The First of the Month Effect: Consumer Behavior and Store Responses
AbstractPrevious research has demonstrated that benefit recipients decrease expenditures on, and consumption of, food throughout the benefit month. Using detailed grocery store scanner data, we ask two questions: whether cycling is due to a desire for variety that leads to within-month substitution across product quality, and whether cycling is driven by countercyclical retail pricing. We find that the decrease in food expenditures is largely driven by reductions in quantity, not quality, and that prices for foods purchased by benefit households vary pro-cyclically with demand, implying that households could save money by delaying their food purchases until later in the month. (JEL D12, I38)
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Bibliographic InfoArticle provided by American Economic Association in its journal American Economic Journal: Economic Policy.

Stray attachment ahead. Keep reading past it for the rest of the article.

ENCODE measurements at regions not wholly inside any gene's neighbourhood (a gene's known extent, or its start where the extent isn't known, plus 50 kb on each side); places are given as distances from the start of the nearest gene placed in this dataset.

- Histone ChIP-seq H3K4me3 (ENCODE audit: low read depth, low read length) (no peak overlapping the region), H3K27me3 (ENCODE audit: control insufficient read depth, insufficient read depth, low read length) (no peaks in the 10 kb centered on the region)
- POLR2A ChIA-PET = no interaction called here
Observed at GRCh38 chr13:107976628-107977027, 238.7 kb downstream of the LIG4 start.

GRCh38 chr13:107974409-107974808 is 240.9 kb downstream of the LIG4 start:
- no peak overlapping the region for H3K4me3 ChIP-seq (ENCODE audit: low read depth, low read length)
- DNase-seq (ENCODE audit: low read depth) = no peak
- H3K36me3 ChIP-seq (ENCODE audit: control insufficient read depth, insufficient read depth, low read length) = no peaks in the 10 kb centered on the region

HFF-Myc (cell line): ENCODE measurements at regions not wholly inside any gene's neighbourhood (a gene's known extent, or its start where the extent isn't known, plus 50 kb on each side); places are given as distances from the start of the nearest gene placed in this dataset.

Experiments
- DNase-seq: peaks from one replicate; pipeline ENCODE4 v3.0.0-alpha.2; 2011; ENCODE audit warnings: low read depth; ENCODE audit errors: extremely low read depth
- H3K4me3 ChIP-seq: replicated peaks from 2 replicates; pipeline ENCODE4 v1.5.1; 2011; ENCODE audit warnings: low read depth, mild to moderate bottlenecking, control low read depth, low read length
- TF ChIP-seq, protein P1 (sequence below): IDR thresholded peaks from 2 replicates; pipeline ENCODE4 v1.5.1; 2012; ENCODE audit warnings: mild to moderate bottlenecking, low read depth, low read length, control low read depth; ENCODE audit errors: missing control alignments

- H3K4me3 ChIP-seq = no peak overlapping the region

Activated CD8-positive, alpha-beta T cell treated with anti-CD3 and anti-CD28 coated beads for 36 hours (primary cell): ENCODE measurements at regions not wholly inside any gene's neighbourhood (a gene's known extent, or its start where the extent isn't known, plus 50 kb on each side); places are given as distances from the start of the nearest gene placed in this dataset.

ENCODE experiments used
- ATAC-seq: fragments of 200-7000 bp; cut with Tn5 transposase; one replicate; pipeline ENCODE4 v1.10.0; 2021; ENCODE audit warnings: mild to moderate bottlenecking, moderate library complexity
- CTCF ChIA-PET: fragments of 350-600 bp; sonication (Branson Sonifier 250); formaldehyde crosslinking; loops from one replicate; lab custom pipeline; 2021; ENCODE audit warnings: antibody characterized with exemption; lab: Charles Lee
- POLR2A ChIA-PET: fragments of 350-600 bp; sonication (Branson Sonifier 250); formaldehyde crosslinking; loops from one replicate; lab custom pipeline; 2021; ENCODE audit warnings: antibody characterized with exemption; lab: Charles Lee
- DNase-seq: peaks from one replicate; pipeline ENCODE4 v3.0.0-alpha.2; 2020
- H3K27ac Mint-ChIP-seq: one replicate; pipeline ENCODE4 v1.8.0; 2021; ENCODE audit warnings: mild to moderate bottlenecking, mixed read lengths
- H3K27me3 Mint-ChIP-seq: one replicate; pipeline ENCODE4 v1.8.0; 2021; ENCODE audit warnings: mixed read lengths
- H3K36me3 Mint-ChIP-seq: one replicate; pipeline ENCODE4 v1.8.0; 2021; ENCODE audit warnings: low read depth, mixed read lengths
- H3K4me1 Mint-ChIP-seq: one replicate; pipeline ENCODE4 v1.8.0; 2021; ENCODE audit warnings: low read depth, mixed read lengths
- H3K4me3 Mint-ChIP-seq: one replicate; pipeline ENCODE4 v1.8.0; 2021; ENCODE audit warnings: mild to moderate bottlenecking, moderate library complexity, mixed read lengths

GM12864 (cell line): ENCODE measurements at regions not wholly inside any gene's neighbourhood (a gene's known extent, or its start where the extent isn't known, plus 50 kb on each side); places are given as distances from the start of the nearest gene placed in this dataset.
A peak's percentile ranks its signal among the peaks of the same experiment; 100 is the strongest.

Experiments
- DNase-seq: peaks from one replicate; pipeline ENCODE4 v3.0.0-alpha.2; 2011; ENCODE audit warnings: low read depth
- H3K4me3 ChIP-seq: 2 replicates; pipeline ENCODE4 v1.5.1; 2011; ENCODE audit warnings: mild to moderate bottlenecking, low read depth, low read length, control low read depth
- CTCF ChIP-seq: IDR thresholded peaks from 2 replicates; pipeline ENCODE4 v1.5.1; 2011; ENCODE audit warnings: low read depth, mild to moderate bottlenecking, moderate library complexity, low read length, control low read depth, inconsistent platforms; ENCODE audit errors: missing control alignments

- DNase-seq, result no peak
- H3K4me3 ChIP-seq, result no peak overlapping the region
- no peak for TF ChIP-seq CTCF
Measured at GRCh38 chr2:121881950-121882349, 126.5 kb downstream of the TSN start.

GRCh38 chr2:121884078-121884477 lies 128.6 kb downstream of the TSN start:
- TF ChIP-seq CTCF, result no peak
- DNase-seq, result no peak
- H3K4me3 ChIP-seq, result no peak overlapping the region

Volume (Year): 2 (2010)
Issue (Month): 2 (May)
Other versions of this item:
- Justine S. Hastings & Ebonya L. Washington, 2008. "The First of the Month Effect: Consumer Behavior and Store Responses," NBER Working Papers 14578, National Bureau of Economic Research, Inc.
- D12 - Microeconomics - - Household Behavior - - - Consumer Economics: Empirical Analysis
- I38 - Health, Education, and Welfare - - Welfare, Well-Being, and Poverty - - - Government Programs; Provision and Effects of Welfare Programs
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